You can find out more details about all of these performances and more on my website.
JG: You started out in traditional classical music. How did you make the transition to new music?
IR: For a percussionist, an interest or even a specialization in new music is a natural progression because we simply don't have a lot of music to play that was written before the 20th century. It's limited entirely to transcriptions and orchestral parts -- and while there are some fun and interesting orchestral percussion and timpani parts, for several hundred years we were relegated to only playing sol-do at cadences and resting through slow movements!
These days, composers nearly always put percussion parts in their orchestral music, and the repertoire of chamber music and solo music is growing exponentially. Percussion is given an equal voice in an ensemble, just like any other instrument, and pieces of chamber music solely for percussionists or concertos for percussion and orchestra are no longer rare.
Similarly, for a percussionist, building a close relationship with composers also comes very naturally. Although our repertoire is growing quickly, it is still very small compared to, say, the violin repertoire, so every new piece is a significant addition. A big part of what I do is identify composers who I think would write great percussion pieces, and then convince them to do so.
JG: Have you worked with performers and creators in other mediums like dance or film?
IR: I have done projects with artists in other mediums -- I believe that combining talents in this way, when done effectively, only results in a more interesting and compelling experience for the audience member.
I think I first became interested in this sort of thing while I was learning Mauricio Kagel's Dressur several years ago (see our performance here). Dressur is a 30-minute theatrical percussion trio in which the performers are asked to perform actions and move about the stage in addition to playing a difficult piece of chamber music. Since at that time my compatriots and I had barely any theatrical experience, we turned to a colleague at the Yale School of Drama for advice. Enter Michael McQuilken. Michael, at the time a directing student at the Yale School of Drama, worked with us as he would work with actors. He helped us create characters to portray, a plot, and he talked about things like our intention in certain moments. We learned which actions would get a response from the audience and which wouldn't. And we learned how to use these actions to enhance the musical dialogue of the piece.
I don't think it was until we had given several performances of this piece that I really understood how powerful this combination of theatrics and music was. Audiences of all kinds -- and we gave performances to young children, senior citizens, classical music professors and everything in between -- went crazy for the piece. When we asked them why afterwards, they told us that they connected to it more than any other classical music performance they had ever seen. They felt the awkward 'fourth wall' of classical music performances -- the one that urges an audience member to sit in rapt, silent attention while musicians they will never meet dressed in clothes they will never wear perform music by someone they have never heard of -- disintegrate, and they felt comfortable laughing, clapping or audibly reacting in any way they wanted to during the performance.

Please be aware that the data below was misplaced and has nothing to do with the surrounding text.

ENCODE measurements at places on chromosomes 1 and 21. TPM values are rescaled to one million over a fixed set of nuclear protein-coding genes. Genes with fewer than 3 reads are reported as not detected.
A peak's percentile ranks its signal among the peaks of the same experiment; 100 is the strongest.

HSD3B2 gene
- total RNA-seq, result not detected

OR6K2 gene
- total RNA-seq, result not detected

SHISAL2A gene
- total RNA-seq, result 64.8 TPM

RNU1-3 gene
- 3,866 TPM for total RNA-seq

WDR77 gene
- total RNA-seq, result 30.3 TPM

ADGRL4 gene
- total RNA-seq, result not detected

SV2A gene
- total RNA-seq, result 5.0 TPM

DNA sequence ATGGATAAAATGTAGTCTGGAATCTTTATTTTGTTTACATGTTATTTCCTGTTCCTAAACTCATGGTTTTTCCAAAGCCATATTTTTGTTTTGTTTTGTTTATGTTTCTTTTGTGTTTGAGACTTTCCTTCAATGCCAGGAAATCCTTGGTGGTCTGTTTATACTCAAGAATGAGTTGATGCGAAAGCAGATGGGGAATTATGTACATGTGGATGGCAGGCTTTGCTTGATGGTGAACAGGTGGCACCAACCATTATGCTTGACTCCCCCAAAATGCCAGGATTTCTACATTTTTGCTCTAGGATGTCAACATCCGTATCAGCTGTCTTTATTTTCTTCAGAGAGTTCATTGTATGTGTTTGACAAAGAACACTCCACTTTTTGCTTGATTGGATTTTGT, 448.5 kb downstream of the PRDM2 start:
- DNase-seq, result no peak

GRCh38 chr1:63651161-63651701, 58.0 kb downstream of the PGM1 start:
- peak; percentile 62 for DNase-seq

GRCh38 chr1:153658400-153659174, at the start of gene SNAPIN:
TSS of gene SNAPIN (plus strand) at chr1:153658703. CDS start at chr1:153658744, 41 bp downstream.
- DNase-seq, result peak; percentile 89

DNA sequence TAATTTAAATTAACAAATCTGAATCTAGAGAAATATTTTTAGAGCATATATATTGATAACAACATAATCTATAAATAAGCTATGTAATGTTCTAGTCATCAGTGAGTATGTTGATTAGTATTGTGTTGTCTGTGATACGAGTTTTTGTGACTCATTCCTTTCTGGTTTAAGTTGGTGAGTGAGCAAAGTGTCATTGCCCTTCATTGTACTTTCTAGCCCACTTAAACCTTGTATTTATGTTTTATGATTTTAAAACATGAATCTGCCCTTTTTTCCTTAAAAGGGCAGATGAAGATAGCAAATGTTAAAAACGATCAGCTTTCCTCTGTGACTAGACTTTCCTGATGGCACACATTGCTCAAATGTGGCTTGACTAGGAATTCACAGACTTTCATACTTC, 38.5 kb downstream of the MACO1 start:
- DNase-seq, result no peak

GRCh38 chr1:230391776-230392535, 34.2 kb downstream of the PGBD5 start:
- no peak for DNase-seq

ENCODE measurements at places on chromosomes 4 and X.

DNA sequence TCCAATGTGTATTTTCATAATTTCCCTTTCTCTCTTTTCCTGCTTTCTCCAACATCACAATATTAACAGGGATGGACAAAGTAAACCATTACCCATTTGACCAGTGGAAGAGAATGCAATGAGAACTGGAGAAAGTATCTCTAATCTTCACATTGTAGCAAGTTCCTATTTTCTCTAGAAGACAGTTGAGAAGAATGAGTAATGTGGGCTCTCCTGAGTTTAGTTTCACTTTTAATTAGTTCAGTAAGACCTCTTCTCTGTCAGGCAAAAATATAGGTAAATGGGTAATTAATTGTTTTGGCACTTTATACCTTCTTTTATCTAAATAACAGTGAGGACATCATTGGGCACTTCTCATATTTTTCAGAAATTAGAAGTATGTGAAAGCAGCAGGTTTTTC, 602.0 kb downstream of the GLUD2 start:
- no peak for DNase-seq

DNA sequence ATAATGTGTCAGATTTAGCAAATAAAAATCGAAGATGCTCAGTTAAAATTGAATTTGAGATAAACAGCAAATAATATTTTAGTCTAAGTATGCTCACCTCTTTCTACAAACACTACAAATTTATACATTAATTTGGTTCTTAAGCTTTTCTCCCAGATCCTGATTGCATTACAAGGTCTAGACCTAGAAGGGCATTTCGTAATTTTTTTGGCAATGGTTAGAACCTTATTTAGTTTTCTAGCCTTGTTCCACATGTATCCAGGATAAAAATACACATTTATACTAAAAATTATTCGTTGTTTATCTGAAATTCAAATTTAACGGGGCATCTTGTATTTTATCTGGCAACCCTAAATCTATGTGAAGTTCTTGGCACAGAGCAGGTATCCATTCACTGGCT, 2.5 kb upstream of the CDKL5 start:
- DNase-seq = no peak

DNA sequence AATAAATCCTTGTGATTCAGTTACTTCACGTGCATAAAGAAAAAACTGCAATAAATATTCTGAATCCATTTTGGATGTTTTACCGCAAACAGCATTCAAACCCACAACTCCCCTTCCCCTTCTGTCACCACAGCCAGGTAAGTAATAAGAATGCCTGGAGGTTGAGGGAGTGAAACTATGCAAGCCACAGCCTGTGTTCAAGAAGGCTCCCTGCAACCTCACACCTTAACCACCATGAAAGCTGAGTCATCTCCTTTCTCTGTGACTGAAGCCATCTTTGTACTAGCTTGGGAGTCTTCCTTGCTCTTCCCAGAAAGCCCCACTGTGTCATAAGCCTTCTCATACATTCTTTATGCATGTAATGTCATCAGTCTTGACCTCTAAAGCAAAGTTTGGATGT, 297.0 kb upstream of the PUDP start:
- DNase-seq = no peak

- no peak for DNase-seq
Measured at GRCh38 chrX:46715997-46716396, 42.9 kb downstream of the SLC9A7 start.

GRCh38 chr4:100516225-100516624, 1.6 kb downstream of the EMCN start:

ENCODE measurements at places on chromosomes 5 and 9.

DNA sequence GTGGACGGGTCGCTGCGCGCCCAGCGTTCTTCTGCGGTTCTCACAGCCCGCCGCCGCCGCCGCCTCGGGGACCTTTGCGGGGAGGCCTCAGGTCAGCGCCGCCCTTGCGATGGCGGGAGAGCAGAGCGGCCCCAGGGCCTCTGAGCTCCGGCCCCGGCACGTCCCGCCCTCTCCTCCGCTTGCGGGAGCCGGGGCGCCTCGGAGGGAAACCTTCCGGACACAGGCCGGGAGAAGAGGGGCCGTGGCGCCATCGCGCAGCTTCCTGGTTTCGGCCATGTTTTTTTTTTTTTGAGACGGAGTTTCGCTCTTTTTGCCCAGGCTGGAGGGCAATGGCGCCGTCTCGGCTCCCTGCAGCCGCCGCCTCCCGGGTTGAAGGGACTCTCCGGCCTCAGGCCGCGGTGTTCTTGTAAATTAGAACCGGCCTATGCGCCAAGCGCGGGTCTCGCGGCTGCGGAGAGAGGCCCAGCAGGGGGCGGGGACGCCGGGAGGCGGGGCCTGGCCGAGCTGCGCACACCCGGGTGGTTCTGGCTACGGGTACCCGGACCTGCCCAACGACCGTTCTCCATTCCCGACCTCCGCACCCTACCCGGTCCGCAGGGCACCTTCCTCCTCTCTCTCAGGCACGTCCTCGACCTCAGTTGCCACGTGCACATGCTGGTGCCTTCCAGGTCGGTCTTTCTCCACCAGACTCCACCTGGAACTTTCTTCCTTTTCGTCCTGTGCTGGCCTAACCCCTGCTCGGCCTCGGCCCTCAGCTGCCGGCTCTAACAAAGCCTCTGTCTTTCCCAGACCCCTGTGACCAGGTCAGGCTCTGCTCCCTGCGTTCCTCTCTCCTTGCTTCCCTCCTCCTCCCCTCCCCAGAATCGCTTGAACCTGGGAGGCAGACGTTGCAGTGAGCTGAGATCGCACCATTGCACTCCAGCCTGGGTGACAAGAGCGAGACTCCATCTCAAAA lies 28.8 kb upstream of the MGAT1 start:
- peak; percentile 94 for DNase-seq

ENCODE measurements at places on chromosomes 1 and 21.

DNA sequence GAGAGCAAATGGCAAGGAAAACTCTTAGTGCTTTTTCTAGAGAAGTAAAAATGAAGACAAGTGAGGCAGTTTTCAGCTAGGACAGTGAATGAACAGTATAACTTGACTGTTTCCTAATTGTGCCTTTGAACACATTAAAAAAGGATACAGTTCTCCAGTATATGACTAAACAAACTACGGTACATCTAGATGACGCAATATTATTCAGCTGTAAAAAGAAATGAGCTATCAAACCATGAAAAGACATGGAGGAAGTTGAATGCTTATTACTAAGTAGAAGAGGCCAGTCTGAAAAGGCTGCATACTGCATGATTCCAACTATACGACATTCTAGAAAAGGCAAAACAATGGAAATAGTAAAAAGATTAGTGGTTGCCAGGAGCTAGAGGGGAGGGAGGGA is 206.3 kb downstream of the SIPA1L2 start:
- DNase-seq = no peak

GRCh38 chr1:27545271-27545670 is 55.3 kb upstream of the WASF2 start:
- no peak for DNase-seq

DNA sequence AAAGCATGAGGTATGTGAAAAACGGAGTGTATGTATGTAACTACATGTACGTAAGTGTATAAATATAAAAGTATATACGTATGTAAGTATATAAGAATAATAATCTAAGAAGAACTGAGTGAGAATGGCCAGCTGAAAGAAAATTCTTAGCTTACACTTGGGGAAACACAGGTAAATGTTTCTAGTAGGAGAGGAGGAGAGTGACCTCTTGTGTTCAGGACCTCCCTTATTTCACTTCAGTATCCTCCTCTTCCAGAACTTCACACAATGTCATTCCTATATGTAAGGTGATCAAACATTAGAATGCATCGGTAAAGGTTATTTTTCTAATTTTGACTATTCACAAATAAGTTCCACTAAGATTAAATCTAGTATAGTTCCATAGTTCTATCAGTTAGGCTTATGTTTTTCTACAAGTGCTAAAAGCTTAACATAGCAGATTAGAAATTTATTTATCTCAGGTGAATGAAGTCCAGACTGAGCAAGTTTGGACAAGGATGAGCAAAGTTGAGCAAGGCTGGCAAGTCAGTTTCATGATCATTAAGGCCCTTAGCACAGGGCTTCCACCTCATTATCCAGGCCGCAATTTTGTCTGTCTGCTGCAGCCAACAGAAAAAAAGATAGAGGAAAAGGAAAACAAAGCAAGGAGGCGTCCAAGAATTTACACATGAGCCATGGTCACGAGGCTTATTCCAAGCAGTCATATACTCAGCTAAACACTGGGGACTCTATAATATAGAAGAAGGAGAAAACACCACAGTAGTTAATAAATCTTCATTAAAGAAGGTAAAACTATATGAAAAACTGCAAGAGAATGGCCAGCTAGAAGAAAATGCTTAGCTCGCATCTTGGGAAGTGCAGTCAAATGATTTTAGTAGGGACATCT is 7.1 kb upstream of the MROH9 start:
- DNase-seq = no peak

Since then, I've collaborated with dancers (the Lar Lubovitch Dance Company and SYREN), with Palmer Hefferan on an evening-length show with music she composed, again with Michael McQuilken in another evening-length show that he pieced together from original music and existing percussion repertoire called THE PERKS, and most recently with the video artist Jesse Ricke at CultureHub in Manhattan. The show at CultureHub was particularly noteworthy -- Jesse put three or four cameras on me while I was performing a series of works for percussion and electronics and then projected the images behind me as I played. This allowed the audience to get inside a percussion performance -- they saw close-ups of my mallets, my hands, my instruments and were able to see exactly what I do to create the sounds I use. It was an amazing experience and we're planning more interesting collaborations -- stay tuned for more musical events at CultureHub!
I do firmly believe that combining artistic disciplines in this way -- again, when done effectively -- gives an audience member a more emotional and interesting experience. I think that performances of this nature are also far more accessible to the general public, and thus serve classical musicians well as they search for ways to get people interested in their work. There are many incredible people and organizations dedicated to this notion (check out the organization VisionIntoArt or So Percussion's original piece, where we live).
Visit iandavidrosenbaum.com for more information.
Joel Garten is a composer, pianist, artist, and writer. You can view his artwork and listen to his music on his website.
You can also read Joel Garten's artist profiles of conductor Alex Pauk, pianist Vicky Chow, Composer Andy Akiho and pianist Claudia Chan, and read about how Joel Garten composed new piano music during Hurricane Sandy.
Thanks to Andy Akiho for helping make this interview possible.
Photo Credit: Matt Fried